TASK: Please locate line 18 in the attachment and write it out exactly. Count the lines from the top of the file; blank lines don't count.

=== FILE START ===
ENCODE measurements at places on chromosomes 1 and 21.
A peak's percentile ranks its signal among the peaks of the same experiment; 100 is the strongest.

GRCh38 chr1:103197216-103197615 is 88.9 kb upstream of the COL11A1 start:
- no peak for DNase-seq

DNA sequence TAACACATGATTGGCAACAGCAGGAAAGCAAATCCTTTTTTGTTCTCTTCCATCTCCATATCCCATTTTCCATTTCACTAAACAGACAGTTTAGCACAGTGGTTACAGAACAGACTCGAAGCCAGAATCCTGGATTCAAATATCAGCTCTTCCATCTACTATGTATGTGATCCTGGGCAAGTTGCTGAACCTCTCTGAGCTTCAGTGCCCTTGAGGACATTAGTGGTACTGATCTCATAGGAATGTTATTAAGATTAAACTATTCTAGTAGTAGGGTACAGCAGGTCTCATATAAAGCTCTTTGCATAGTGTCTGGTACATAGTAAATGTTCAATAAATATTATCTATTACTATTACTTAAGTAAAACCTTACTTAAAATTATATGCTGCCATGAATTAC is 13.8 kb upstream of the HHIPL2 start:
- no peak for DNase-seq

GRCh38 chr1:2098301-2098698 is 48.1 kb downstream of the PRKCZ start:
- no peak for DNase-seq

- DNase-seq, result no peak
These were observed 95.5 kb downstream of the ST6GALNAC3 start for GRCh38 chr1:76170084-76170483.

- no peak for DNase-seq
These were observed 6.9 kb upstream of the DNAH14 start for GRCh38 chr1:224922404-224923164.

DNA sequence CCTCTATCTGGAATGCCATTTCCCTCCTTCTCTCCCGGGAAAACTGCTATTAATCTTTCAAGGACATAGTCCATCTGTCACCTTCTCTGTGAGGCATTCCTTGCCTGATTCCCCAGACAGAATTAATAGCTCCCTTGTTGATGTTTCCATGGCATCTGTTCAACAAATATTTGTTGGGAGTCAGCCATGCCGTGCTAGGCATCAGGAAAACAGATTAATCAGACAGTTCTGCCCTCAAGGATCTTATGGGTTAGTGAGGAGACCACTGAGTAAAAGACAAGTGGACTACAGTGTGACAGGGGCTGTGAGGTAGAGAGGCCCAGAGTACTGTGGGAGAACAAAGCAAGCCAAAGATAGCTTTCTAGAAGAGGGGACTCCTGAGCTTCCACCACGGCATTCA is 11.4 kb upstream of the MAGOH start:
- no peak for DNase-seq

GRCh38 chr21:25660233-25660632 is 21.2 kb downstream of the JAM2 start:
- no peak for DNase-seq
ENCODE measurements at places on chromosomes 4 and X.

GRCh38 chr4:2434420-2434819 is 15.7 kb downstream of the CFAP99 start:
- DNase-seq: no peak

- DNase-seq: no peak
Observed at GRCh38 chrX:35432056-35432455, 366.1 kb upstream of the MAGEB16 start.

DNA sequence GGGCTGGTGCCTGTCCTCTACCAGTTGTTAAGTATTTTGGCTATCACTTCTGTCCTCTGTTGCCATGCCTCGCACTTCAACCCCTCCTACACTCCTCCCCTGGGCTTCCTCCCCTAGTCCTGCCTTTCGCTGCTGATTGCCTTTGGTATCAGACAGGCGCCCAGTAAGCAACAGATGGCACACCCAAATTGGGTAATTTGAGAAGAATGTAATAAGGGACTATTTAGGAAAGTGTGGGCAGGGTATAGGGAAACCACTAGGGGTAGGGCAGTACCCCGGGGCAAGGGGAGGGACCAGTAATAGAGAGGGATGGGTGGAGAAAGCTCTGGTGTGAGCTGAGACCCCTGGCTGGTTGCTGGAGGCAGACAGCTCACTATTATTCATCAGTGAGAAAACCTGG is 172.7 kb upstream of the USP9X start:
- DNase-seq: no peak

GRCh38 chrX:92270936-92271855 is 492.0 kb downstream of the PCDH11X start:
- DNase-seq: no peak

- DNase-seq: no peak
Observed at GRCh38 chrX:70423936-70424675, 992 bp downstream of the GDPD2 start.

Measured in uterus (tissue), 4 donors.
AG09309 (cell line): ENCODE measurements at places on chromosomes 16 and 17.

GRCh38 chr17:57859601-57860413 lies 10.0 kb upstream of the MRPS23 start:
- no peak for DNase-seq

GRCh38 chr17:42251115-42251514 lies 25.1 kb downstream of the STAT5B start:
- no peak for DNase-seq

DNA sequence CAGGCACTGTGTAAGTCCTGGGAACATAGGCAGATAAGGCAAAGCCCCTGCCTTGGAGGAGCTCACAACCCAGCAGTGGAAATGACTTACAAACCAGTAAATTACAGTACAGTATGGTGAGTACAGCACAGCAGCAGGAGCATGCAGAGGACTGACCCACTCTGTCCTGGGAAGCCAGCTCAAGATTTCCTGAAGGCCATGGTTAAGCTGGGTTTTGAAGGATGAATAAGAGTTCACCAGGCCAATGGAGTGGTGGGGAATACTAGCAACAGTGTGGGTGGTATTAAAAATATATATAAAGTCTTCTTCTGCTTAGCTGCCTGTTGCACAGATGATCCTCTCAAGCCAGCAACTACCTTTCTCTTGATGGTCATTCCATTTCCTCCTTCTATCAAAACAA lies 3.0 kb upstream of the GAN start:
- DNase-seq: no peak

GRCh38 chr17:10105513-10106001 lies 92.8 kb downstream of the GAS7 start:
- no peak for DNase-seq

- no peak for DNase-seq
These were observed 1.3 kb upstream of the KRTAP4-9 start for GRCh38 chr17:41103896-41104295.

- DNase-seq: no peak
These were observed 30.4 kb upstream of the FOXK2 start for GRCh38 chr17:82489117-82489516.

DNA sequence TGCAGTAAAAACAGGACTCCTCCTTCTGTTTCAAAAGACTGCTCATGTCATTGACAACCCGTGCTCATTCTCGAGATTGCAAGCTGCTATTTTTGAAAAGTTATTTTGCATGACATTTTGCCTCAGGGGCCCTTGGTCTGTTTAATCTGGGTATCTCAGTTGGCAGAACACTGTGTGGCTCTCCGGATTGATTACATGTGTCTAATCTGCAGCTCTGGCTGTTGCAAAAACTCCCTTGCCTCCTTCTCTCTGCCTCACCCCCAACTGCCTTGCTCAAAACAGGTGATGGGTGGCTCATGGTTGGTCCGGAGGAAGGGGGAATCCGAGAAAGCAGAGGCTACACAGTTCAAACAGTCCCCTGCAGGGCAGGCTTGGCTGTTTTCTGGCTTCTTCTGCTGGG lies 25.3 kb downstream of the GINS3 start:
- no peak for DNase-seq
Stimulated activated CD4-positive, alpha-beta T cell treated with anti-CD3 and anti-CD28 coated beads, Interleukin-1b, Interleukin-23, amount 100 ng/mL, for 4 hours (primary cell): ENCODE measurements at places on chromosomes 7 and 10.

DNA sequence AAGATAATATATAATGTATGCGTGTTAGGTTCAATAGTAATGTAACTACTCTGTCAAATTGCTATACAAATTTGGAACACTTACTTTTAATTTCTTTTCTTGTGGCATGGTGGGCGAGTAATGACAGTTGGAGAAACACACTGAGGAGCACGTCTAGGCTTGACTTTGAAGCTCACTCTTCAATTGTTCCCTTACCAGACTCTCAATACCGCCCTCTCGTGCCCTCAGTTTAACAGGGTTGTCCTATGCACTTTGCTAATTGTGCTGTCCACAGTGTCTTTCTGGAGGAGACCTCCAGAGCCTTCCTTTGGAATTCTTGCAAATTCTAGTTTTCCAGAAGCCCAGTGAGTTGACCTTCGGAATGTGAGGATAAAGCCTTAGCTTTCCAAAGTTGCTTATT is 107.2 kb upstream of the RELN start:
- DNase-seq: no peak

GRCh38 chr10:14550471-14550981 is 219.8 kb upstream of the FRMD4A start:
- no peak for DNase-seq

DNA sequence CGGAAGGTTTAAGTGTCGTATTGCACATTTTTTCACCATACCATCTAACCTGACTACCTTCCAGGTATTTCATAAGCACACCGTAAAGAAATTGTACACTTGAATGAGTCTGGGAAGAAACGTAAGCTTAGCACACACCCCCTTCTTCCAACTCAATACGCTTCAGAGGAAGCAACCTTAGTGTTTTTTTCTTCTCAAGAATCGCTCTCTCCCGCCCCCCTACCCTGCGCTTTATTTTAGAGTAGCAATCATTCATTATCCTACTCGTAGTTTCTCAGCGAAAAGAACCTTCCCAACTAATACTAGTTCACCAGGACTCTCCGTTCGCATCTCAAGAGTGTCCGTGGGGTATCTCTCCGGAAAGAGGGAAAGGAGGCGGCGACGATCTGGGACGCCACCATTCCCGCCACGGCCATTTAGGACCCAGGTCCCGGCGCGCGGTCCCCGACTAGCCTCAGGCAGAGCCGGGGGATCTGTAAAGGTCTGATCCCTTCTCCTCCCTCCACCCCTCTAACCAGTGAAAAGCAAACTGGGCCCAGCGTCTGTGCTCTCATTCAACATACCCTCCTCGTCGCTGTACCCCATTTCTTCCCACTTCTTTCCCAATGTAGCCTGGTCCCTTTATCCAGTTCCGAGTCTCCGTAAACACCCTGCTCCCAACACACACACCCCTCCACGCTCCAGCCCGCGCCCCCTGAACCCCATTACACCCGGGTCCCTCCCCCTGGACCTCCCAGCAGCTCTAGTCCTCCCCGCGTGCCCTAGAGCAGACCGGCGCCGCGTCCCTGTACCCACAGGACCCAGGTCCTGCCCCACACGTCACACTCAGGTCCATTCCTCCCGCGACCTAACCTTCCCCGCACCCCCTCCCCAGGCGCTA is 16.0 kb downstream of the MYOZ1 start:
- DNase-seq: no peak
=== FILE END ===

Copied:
GRCh38 chr4:2434420-2434819 is 15.7 kb downstream of the CFAP99 start: